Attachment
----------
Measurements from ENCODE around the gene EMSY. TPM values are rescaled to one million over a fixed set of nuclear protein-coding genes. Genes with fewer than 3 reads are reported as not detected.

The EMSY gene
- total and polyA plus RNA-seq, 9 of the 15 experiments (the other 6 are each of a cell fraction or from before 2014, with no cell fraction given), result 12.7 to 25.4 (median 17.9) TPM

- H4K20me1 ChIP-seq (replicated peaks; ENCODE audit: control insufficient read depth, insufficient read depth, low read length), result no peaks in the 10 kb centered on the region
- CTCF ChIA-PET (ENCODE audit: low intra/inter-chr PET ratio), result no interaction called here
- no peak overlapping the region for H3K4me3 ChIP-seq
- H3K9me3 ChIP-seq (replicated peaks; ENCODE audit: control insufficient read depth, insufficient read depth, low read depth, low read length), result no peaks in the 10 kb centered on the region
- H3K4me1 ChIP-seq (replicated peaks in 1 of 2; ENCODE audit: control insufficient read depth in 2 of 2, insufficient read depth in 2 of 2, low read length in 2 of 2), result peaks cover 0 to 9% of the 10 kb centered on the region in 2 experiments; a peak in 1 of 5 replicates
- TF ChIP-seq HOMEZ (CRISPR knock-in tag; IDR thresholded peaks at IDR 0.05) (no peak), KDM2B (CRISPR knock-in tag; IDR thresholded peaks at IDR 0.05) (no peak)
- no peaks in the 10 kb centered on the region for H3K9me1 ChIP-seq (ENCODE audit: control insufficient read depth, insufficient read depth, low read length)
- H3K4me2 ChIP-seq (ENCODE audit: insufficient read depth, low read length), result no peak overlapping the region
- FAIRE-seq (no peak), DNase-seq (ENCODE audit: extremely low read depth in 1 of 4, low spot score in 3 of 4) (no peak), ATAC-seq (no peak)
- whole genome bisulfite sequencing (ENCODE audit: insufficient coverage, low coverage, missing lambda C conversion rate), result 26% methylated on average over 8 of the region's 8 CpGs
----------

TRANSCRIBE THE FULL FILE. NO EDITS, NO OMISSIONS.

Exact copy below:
Measurements from ENCODE around the gene EMSY. TPM values are rescaled to one million over a fixed set of nuclear protein-coding genes. Genes with fewer than 3 reads are reported as not detected.

The EMSY gene
- total and polyA plus RNA-seq, 9 of the 15 experiments (the other 6 are each of a cell fraction or from before 2014, with no cell fraction given), result 12.7 to 25.4 (median 17.9) TPM

- H4K20me1 ChIP-seq (replicated peaks; ENCODE audit: control insufficient read depth, insufficient read depth, low read length), result no peaks in the 10 kb centered on the region
- CTCF ChIA-PET (ENCODE audit: low intra/inter-chr PET ratio), result no interaction called here
- no peak overlapping the region for H3K4me3 ChIP-seq
- H3K9me3 ChIP-seq (replicated peaks; ENCODE audit: control insufficient read depth, insufficient read depth, low read depth, low read length), result no peaks in the 10 kb centered on the region
- H3K4me1 ChIP-seq (replicated peaks in 1 of 2; ENCODE audit: control insufficient read depth in 2 of 2, insufficient read depth in 2 of 2, low read length in 2 of 2), result peaks cover 0 to 9% of the 10 kb centered on the region in 2 experiments; a peak in 1 of 5 replicates
- TF ChIP-seq HOMEZ (CRISPR knock-in tag; IDR thresholded peaks at IDR 0.05) (no peak), KDM2B (CRISPR knock-in tag; IDR thresholded peaks at IDR 0.05) (no peak)
- no peaks in the 10 kb centered on the region for H3K9me1 ChIP-seq (ENCODE audit: control insufficient read depth, insufficient read depth, low read length)
- H3K4me2 ChIP-seq (ENCODE audit: insufficient read depth, low read length), result no peak overlapping the region
- FAIRE-seq (no peak), DNase-seq (ENCODE audit: extremely low read depth in 1 of 4, low spot score in 3 of 4) (no peak), ATAC-seq (no peak)
- whole genome bisulfite sequencing (ENCODE audit: insufficient coverage, low coverage, missing lambda C conversion rate), result 26% methylated on average over 8 of the region's 8 CpGs